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New collaborative research from the Mommersteeg Group and MRC WIMM researchers shows that a protein called Runx1 plays a significant role in the formation of the cardiac scar that forms after the heart is injured, a scar that is known to inhibit heart regeneration. In the zebrafish, a freshwater fish known to be able to fully regenerate its heart after damage, they show that the absence of Runx1 results in enhanced regeneration. This indicates a potential new therapeutic target for heart repair.

One of the major obstacles in heart regeneration is the formation of a fibrotic scar. This scar is thought to result from the deposition of collagen and fibrin by epicardial myofibroblasts after a heart attack. Preventing scarring therefore has significant therapeutic potential.

Associate Professor Mathilda Mommersteeg and her team, in collaboration with Jana Koth and Roger Patient from the MRC Weatherall Institute of Molecular Medicine (Radcliffe Department of Medicine), are investigating the role of transcription factor Runx1 during zebrafish heart regeneration.

Runx1 is a transcription factor that plays a key role in determining the proliferative and differential state of multiple cell-types, during both development and adulthood. The Mommersteeg Group first identified Runx1 through their research into the role of a gene called lrrc10 in the Mexican cavefish, a fish that, like the zebrafish, demonstrates an ability to repair its heart after damage .

Following this initial identification, the team and their collaborators looked into the gene in more detail. Using fluorescent transgenic reporters and single-cell sequencing, they have shown that runx1 becomes widely expressed in the heart after injury, specifically in populations of endocardial cells and thrombocytes. These populations express genes associated with scarring such as fibrin and collagen and smooth muscle genes that suggest an identity similar to myofibroblasts; the cells implicated in directly forming the cardiac scar after injury.

In runx1 mutant zebrafish, however, these subsets of endocardial cells and thrombocytes are absent, and the wounds contain less collagen and fibrin, which indicates that these cells might contribute to collagen deposition instead of epicardium-derived myofibroblasts. The researchers show that runx1 mutant animals also have increased myocardial cell survival and proliferation following heart injury, and increased expression of fibrin degradation (fibrinolysis) genes through upregulation of the plasminogen receptor Annexin 2A. Conversely, wild type fish strongly upregulate serpine1 upon injury, which inhibits fibrinolysis.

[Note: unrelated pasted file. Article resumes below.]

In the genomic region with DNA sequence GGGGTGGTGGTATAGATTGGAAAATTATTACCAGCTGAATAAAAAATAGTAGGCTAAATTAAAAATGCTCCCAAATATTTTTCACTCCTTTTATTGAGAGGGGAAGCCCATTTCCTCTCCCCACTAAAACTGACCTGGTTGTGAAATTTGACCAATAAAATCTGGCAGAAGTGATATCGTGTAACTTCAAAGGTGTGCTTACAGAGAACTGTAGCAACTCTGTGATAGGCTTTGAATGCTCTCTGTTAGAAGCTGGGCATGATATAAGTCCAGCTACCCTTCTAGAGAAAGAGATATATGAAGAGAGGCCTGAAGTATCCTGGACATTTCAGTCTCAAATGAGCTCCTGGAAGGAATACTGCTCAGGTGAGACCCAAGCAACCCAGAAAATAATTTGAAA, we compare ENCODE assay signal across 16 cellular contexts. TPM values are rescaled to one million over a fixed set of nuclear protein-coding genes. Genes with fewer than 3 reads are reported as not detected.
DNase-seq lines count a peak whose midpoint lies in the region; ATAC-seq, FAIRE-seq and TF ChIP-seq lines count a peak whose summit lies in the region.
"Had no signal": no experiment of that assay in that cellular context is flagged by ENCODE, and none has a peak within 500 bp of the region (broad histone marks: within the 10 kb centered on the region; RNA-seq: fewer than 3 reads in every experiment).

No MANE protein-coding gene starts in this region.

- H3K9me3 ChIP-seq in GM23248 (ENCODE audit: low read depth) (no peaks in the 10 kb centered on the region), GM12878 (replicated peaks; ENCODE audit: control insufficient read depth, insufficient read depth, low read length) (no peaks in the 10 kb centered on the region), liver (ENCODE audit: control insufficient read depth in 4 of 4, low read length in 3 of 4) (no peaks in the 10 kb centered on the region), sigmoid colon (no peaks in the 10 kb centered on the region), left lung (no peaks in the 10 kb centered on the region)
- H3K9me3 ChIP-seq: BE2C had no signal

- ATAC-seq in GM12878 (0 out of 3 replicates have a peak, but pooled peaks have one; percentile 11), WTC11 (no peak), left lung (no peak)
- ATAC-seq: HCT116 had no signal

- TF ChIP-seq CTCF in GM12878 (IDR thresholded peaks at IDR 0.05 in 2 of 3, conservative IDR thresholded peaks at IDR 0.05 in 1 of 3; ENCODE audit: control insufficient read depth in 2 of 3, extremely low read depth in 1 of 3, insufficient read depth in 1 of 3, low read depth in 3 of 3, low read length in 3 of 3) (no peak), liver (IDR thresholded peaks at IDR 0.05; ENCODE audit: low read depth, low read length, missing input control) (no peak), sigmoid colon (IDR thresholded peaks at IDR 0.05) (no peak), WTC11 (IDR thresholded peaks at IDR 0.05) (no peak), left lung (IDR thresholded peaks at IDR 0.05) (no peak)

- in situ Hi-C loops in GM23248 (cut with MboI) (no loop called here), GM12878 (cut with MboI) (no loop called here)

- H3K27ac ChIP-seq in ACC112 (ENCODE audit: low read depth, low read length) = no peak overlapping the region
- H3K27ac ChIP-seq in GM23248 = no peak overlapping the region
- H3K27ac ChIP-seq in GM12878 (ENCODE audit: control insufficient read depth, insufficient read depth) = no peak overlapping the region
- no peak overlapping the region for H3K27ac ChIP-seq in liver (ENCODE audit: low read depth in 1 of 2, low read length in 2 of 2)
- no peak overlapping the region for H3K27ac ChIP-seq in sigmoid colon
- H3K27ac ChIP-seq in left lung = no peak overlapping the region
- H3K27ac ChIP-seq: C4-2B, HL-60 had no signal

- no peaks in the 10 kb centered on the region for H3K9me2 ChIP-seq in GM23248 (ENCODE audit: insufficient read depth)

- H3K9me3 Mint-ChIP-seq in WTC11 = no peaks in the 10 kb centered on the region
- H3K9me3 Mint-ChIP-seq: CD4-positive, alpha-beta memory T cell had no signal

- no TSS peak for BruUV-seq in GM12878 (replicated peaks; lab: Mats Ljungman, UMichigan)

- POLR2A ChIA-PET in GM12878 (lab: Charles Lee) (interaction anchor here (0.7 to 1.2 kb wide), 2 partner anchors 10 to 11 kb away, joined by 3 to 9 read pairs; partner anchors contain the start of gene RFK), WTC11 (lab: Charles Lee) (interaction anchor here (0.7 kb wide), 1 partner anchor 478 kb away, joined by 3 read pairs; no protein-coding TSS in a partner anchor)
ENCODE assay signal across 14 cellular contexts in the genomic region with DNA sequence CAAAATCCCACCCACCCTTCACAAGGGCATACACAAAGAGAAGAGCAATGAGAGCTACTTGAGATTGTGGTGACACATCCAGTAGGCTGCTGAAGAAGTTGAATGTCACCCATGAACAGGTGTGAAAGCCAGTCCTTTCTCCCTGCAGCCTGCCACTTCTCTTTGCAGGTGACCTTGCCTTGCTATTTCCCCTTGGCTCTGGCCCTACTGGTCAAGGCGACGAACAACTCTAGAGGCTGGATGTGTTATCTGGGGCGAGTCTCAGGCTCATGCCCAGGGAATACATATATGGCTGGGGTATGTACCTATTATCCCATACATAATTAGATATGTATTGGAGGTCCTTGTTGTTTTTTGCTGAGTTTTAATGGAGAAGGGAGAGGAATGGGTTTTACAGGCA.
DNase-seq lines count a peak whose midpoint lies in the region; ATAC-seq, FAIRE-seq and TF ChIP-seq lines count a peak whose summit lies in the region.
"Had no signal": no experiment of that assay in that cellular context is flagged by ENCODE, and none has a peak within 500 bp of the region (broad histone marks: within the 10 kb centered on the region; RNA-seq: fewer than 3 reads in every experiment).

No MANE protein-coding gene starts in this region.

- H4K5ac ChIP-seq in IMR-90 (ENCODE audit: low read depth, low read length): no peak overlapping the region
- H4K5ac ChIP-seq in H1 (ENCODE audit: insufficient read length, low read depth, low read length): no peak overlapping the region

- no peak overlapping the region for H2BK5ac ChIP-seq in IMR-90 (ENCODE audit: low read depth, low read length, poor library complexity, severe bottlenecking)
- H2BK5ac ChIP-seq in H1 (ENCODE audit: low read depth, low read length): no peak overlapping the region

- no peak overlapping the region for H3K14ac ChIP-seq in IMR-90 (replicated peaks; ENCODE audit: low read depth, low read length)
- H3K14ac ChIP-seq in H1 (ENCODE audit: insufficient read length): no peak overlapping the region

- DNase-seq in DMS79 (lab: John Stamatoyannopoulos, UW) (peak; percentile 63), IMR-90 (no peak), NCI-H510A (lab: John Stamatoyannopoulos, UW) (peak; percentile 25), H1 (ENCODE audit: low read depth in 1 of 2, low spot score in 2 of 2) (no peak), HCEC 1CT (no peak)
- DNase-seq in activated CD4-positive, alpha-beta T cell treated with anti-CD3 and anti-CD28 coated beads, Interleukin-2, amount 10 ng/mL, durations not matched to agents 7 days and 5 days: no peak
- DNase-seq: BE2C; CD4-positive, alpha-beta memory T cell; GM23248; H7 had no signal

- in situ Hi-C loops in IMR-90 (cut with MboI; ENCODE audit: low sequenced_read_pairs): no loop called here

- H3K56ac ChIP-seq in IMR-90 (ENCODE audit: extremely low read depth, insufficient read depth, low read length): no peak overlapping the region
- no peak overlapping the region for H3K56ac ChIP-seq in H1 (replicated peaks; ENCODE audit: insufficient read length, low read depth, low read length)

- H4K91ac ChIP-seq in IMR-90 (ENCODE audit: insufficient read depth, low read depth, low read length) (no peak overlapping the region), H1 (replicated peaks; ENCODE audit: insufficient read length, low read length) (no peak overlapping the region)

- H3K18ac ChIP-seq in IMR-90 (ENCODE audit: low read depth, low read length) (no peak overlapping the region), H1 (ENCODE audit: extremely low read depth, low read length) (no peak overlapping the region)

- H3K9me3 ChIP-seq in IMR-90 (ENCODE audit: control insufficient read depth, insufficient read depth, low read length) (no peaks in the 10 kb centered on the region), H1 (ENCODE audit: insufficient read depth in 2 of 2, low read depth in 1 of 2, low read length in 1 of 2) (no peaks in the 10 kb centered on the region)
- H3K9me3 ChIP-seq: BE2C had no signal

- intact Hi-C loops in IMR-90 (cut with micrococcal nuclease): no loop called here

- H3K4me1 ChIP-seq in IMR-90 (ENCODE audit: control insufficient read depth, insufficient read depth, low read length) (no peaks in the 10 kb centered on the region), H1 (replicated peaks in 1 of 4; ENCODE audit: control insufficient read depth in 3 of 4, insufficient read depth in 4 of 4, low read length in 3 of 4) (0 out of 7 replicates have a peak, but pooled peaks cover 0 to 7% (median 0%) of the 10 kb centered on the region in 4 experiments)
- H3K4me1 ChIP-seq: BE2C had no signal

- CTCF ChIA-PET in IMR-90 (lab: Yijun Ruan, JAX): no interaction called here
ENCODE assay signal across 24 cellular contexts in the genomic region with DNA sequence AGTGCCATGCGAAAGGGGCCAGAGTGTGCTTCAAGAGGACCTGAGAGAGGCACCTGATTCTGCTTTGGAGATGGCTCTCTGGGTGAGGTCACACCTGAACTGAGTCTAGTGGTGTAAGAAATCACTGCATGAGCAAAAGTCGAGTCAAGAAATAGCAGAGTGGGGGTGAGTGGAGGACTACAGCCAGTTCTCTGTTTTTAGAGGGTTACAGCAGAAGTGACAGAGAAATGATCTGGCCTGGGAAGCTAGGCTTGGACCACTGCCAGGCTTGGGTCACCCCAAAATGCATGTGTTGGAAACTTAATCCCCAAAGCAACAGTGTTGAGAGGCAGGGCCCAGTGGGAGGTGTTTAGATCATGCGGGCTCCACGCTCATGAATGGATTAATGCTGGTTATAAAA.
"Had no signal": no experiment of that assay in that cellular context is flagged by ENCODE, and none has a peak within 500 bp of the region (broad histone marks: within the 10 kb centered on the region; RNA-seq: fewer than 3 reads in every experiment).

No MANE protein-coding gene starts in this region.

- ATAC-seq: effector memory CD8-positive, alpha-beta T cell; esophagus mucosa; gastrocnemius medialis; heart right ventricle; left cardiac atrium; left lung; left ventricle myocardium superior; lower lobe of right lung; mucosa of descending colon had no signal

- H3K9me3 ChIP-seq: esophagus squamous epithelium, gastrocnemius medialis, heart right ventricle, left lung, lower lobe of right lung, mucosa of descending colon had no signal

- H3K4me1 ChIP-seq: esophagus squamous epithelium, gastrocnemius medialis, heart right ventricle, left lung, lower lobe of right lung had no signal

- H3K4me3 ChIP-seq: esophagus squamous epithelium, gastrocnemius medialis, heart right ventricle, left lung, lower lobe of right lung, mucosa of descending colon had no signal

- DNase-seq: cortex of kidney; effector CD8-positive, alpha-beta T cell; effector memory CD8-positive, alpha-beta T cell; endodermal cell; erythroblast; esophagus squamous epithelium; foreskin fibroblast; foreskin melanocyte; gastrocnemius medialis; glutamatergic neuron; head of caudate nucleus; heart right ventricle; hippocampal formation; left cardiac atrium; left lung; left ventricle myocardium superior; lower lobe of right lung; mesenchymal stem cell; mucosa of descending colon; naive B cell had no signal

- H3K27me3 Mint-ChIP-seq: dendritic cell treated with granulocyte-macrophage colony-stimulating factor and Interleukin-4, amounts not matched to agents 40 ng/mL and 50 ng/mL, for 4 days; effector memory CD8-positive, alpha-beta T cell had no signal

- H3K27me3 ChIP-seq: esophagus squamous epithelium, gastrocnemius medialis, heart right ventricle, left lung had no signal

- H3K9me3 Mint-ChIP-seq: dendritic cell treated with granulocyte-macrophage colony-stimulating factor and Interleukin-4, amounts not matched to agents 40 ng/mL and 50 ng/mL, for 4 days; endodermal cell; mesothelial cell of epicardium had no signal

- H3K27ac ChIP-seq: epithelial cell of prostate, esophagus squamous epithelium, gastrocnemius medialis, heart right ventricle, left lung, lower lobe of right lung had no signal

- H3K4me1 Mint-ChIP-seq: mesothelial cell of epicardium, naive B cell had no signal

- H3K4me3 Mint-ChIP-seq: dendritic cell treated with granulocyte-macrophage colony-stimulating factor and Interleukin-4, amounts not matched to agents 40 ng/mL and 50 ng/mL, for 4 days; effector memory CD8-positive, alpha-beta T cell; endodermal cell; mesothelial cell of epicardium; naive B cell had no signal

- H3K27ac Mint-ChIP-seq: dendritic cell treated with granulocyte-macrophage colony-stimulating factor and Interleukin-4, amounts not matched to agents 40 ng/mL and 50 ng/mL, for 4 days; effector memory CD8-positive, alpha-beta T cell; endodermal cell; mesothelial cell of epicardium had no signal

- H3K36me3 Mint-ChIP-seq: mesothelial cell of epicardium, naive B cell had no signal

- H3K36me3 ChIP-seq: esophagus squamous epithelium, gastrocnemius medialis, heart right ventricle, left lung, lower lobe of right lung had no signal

This research demonstrates that Runx1 negatively regulates regenerative responses in the heart, providing a new therapeutic target for heart regeneration.

What we found so interesting was that zebrafish, that have a natural ability to regenerate their hearts after injury, are not even doing this optimally. Absence of Runx1 further speeds up regeneration in these fish. This finding can help us understand what mechanisms improve heart regeneration and, in the future, apply this to patients after a heart attack to improve heart repair. We now first need to further find out what exactly Runx1 is doing during heart regeneration, but drugs that block Runx1 are already being tested in patients with leukaemia, making it a very promising target for treatment. - Prof Mommersteeg

The full paper ‘Runx1 promotes scar deposition and inhibits myocardial proliferation and survival during zebrafish heart regeneration can be read in Development.

Credit to Development for their Research Highlight outlined in this article.

The DPAG team who have contributed to this paper include William Stockdale, Helen Potts and Professor Paul Riley.

Image Legend (above right): Adult regenerating zebrafish heart recreated with cell clusters from single cell sequencing data of runx1 mutant and wild-type hearts.

 

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